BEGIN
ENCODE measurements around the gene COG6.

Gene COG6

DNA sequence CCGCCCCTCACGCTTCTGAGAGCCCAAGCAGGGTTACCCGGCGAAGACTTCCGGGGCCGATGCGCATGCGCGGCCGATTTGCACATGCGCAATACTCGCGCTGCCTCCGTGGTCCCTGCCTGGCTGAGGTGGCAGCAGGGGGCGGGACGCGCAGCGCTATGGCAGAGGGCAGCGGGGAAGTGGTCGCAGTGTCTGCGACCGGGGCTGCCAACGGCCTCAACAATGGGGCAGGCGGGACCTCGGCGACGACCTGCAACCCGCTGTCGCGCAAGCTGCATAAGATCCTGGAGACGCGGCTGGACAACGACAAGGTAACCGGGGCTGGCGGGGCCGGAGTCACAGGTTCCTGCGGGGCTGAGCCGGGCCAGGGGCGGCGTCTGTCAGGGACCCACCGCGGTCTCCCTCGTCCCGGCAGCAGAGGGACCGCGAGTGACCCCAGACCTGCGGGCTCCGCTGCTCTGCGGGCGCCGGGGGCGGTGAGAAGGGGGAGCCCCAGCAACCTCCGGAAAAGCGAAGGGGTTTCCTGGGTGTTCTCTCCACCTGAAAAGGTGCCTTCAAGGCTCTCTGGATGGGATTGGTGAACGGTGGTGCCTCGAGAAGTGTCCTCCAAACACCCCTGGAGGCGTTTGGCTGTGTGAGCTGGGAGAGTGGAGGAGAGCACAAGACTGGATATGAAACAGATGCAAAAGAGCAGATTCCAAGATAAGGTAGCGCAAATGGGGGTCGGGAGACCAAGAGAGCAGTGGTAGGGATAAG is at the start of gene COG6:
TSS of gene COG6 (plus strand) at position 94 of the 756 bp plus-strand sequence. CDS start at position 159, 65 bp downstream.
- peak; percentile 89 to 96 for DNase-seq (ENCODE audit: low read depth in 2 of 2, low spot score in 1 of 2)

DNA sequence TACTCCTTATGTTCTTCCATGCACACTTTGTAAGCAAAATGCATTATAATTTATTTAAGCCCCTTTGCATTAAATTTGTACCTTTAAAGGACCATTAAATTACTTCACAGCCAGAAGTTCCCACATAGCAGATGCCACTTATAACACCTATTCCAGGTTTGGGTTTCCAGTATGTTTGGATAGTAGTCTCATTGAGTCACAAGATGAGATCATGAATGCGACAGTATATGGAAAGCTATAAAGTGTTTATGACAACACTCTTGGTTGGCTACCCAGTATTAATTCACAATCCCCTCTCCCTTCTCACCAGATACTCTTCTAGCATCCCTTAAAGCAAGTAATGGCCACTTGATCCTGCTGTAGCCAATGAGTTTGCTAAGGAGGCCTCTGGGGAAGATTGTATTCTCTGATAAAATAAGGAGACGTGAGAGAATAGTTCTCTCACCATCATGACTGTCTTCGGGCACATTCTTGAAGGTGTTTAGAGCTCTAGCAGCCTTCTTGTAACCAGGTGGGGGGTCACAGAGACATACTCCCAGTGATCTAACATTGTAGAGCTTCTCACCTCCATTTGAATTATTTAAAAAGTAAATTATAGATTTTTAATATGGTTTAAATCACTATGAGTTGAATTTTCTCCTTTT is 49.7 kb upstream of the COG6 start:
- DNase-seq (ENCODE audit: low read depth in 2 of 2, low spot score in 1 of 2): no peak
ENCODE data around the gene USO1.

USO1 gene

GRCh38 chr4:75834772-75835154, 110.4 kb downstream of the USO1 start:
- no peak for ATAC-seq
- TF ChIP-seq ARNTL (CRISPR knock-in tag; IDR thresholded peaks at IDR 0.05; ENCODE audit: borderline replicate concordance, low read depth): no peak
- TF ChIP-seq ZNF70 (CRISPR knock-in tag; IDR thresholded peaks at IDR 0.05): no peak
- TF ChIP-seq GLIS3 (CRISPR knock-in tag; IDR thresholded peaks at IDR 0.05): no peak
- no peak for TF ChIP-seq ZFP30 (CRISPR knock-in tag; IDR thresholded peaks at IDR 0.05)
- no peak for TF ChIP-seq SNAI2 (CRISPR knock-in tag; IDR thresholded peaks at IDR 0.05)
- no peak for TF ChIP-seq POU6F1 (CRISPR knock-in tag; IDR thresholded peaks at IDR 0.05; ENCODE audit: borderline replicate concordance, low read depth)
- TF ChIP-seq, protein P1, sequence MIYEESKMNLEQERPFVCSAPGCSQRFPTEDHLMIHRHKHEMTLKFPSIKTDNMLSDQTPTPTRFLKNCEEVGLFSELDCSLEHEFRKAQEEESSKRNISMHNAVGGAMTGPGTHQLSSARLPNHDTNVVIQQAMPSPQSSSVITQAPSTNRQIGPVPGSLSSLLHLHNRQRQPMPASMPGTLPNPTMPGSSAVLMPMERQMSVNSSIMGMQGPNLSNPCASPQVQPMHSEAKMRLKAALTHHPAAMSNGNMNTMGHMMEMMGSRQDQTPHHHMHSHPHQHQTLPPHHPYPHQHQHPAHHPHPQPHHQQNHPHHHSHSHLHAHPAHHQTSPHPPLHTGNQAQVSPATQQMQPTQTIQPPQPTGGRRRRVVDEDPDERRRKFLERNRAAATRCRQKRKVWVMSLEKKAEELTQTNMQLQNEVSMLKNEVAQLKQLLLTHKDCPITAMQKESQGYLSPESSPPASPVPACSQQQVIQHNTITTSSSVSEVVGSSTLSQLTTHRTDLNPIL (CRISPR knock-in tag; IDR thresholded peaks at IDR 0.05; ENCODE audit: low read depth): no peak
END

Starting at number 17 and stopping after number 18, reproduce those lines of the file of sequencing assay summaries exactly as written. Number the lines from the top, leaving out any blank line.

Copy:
- no peak for TF ChIP-seq POU6F1 (CRISPR knock-in tag; IDR thresholded peaks at IDR 0.05; ENCODE audit: borderline replicate concordance, low read depth)
- TF ChIP-seq, protein P1, sequence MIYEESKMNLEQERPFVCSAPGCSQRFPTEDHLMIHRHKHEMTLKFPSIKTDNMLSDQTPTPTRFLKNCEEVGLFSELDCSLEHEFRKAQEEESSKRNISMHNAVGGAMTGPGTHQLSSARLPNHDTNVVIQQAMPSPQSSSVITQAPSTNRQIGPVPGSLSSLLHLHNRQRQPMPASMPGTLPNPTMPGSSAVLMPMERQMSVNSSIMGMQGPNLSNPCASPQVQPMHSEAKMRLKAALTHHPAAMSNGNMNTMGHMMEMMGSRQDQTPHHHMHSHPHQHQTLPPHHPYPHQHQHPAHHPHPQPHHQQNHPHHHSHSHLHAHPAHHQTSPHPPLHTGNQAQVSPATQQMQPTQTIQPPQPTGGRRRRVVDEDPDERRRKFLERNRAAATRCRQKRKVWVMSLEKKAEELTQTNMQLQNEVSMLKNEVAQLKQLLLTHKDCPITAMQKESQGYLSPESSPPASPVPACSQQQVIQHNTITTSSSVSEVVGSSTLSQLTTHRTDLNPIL (CRISPR knock-in tag; IDR thresholded peaks at IDR 0.05; ENCODE audit: low read depth): no peak